One interesting piece of data I found was that 43% of early signees were recruited to schools that were in the same state, or one to two states away from where they live. Although it is unsure whether there is causation to this correlation, I speculate this could be because coaches like to recruit girls that are used to playing in the same weather conditions that are seen at their college. It makes it easier on players because there does not need to be as much of an adjustment to their college’s new course conditions. Because of this, I do not think it would hurt to pay particular attention to colleges in your geographic location.
Academic performance, connections, character, and personality are also part of the equation. The chances of a junior being recruited to a team can significantly increase if they demonstrate academic prowess, as college teams are always looking to improve their academic standards. If you are aware that you have specific connections through a family member or friend, don’t be afraid to use them because a recommendation from a credible source can go a long way. Although connections can be hard to establish if you do not already of them, it is always important to keep in mind that every tournament is an opportunity to network with someone within the golf community. You never know who you will meet and what they can do for you. Finally, college coaches like to know how their future players will act under pressure. Maintaining a calm and cool composure even when things aren’t going as planned on the golf course can be very impressive to a coach. Coaches will take particular note of a player that struggles on one hole but manages to bounce back on the next.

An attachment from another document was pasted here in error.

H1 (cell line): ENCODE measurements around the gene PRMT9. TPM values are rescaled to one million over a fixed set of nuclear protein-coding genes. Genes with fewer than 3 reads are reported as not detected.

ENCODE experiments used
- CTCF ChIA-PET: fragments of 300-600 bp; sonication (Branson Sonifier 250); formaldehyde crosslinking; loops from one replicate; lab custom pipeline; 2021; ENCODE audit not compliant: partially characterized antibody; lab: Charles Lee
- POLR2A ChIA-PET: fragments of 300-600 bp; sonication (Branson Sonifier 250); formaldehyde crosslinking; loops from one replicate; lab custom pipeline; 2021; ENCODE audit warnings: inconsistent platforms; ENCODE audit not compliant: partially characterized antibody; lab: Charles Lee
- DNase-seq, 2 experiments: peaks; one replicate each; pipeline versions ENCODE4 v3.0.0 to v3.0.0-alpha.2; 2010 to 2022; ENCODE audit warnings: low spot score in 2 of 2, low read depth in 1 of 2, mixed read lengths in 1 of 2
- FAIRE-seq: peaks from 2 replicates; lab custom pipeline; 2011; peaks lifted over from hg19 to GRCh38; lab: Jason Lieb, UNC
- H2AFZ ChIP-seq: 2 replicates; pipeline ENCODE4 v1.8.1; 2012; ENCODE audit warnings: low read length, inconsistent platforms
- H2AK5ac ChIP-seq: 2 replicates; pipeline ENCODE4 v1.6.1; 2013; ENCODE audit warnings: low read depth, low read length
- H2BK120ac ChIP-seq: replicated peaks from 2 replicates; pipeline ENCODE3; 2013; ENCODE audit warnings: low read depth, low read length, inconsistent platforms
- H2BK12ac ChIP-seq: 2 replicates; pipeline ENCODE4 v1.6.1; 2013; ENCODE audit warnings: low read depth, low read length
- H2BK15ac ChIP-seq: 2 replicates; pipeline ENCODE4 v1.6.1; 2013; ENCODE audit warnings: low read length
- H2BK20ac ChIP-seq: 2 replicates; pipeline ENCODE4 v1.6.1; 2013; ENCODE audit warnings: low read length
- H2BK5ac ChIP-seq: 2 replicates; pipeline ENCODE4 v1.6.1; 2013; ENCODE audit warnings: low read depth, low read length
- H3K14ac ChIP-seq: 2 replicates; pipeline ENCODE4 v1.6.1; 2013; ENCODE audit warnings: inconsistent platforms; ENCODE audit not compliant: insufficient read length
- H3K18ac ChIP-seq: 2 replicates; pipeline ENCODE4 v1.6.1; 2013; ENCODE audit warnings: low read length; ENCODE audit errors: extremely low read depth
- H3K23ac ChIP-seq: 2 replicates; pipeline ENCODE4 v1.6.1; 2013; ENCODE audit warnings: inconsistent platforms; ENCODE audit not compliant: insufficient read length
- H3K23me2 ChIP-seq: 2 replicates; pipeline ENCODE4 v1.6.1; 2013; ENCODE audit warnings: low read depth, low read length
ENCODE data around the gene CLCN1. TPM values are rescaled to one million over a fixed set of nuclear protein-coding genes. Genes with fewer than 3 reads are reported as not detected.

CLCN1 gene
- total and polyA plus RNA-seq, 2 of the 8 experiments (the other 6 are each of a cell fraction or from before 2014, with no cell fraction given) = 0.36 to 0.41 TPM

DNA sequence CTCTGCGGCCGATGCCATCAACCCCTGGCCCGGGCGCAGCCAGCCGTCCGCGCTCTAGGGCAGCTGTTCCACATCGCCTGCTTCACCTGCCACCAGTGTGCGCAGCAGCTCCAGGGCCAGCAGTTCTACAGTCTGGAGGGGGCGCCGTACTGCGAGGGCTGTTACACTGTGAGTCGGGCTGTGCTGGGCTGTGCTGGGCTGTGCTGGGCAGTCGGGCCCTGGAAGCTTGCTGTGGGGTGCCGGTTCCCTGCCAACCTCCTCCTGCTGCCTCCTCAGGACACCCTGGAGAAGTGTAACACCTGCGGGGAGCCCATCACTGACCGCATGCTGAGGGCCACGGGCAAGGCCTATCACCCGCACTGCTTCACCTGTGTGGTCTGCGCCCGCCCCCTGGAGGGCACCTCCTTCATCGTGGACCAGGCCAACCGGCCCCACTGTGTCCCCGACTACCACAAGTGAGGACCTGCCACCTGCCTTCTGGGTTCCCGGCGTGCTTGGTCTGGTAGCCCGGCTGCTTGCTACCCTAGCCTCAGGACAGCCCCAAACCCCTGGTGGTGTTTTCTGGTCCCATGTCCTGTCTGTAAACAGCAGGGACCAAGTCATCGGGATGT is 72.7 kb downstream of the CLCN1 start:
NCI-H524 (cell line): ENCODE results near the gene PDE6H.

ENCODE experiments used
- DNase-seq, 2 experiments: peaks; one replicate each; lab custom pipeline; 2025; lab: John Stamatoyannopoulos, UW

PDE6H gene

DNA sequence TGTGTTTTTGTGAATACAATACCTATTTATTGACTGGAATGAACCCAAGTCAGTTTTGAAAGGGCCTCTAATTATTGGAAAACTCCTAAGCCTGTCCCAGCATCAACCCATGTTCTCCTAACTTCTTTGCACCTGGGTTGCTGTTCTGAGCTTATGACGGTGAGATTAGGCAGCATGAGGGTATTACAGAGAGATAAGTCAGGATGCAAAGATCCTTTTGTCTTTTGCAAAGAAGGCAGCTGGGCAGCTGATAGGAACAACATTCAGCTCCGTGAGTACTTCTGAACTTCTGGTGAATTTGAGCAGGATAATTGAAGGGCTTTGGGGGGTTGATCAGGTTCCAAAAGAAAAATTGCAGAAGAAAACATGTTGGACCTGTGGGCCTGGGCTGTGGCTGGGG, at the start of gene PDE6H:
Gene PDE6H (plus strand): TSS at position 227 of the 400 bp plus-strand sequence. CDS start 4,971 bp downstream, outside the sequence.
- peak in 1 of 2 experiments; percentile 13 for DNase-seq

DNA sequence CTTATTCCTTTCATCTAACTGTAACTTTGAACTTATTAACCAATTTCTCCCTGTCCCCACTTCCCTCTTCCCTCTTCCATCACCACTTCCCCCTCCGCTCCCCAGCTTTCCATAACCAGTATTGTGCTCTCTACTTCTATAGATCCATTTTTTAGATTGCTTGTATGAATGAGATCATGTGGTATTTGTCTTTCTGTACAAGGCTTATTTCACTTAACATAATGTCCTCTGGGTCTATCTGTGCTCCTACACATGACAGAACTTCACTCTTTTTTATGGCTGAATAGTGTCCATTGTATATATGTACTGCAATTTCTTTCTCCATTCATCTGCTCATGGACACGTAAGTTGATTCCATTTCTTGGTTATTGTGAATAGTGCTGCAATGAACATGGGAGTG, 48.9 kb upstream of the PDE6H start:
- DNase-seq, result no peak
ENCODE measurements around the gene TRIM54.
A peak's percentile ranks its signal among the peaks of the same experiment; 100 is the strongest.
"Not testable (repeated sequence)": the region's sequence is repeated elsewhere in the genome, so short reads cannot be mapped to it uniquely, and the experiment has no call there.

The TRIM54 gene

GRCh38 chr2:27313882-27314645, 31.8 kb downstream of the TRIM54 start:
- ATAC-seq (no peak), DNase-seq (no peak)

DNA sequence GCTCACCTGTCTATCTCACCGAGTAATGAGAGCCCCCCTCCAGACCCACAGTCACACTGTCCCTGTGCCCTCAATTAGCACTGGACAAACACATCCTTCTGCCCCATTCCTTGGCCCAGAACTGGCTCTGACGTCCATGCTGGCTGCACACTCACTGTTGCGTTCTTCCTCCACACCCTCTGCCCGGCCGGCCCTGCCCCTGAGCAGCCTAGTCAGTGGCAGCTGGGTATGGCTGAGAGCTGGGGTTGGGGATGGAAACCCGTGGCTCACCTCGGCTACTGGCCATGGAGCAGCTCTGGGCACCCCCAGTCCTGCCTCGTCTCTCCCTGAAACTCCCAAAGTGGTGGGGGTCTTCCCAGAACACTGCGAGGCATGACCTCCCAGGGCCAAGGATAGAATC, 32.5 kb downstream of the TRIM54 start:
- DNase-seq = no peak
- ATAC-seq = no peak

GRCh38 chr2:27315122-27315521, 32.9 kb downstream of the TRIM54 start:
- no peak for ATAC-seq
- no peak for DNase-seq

From the outside looking in, there is a perception that female golfers lack the skill and technique male golfers possess. Anyone working within the world of golf knows that this is the farthest thing from the truth. This is particularly evident when taking a look at the statistics I provided in this post. To further support this point, take a look at Stanford, the top women’s team in the country. This team has a scoring average of 71.6, just .87 strokes less than the men’s number one, Vanderbilt. And this level of play amongst female collegiate golfers is only expected to increase, as the number of junior girls golfers is growing at a rapid pace. According to the PGA of America, the number of junior girl golfers climbed from 4,500-50,000 girls per year from 2010-2015. This means that the number of junior girls golfers is increasing by at least 9,000 a year. From these numbers it is evident that the level of competitiveness in junior girl’s collegiate golf recruitment only continue to expand in the coming years. Thus a player should always strive to get better and never limit themselves or their potential because someone is always getting better.
Image courtesy of University of Washington Athletics Twitter account (@UWAthletics).